INTERNATIONAL banking regulators are split over how much extra capital big local lenders must hold to shield taxpayers from bailing out failed banks, an official at Germany’s central bank said yesterday.
Banking watchdogs have already agreed that about 30 global systemically important banks, known as G-SIBs, must hold extra capital buffers from 2016 because they pose such a threat to the financial system should they fail.
These banks must have an extra one to 2.5 percentage points in their core capital solvency ratios on top of the globally agreed minimum of seven per cent that is being phased in from next January for all lenders across the world.
Regulators have also agreed to apply a similar approach to big national players that could threaten financial stability on a smaller scale.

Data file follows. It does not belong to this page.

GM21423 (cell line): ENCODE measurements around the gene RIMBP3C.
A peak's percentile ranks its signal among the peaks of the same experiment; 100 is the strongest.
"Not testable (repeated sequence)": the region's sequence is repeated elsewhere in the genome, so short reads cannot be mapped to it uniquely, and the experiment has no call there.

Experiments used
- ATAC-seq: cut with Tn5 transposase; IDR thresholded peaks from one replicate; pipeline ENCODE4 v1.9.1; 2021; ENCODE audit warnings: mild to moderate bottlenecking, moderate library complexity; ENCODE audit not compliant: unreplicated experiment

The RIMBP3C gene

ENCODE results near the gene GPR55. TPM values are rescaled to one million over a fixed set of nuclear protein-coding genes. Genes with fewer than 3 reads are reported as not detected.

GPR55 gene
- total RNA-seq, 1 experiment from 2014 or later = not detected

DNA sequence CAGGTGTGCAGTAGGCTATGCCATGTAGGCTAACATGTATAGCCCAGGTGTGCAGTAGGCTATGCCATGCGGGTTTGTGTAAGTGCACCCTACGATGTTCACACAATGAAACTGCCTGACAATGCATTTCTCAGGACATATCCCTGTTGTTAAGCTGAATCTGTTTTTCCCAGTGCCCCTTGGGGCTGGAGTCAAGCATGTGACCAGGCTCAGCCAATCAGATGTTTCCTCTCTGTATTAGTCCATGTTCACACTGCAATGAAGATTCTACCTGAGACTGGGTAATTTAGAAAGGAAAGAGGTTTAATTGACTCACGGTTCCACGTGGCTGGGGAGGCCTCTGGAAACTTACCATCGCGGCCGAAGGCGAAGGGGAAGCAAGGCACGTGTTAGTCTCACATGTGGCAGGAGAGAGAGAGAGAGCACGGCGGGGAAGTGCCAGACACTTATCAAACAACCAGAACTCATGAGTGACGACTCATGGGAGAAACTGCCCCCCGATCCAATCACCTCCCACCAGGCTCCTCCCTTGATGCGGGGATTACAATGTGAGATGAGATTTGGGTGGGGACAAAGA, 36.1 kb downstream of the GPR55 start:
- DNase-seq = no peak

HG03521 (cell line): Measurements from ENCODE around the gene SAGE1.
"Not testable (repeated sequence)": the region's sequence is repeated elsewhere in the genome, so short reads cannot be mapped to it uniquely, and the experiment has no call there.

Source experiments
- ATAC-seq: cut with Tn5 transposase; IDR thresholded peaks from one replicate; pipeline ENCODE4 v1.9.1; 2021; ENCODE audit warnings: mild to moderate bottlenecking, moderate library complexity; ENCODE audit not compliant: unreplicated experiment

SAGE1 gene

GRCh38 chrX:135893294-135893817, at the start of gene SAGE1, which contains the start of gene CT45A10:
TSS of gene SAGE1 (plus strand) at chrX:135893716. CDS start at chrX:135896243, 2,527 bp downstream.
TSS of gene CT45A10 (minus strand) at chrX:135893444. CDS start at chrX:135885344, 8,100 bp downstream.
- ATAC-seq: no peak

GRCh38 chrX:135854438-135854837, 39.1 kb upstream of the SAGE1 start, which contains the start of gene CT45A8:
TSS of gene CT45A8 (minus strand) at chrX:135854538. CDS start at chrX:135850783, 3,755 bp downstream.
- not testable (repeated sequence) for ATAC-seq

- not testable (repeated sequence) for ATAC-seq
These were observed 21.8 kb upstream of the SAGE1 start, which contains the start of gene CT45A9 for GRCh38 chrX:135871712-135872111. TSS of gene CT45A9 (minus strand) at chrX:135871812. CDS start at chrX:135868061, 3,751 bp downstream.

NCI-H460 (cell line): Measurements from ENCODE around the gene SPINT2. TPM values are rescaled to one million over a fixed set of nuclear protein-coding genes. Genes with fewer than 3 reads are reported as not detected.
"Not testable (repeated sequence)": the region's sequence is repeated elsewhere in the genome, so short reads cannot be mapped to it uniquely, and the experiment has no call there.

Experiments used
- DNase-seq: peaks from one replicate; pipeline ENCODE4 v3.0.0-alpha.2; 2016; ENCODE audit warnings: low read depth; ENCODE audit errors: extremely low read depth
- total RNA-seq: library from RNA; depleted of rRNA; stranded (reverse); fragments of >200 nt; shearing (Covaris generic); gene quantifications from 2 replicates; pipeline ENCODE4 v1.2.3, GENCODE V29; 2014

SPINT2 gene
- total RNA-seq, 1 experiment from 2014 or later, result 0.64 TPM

But they have run into difficulties in hammering out rules for the next group down, the domestic systemically important banks, or D-SIBs, that would be consistent with the rules for their larger G-SIB peers, said Erich Loeper, who is responsible for banking supervision at the Bundesbank.
The framework for the treatment of nationally important banks is expected to be ready by November at the latest, following the publication of the criteria for identifying those banks.
City A.M. Reporter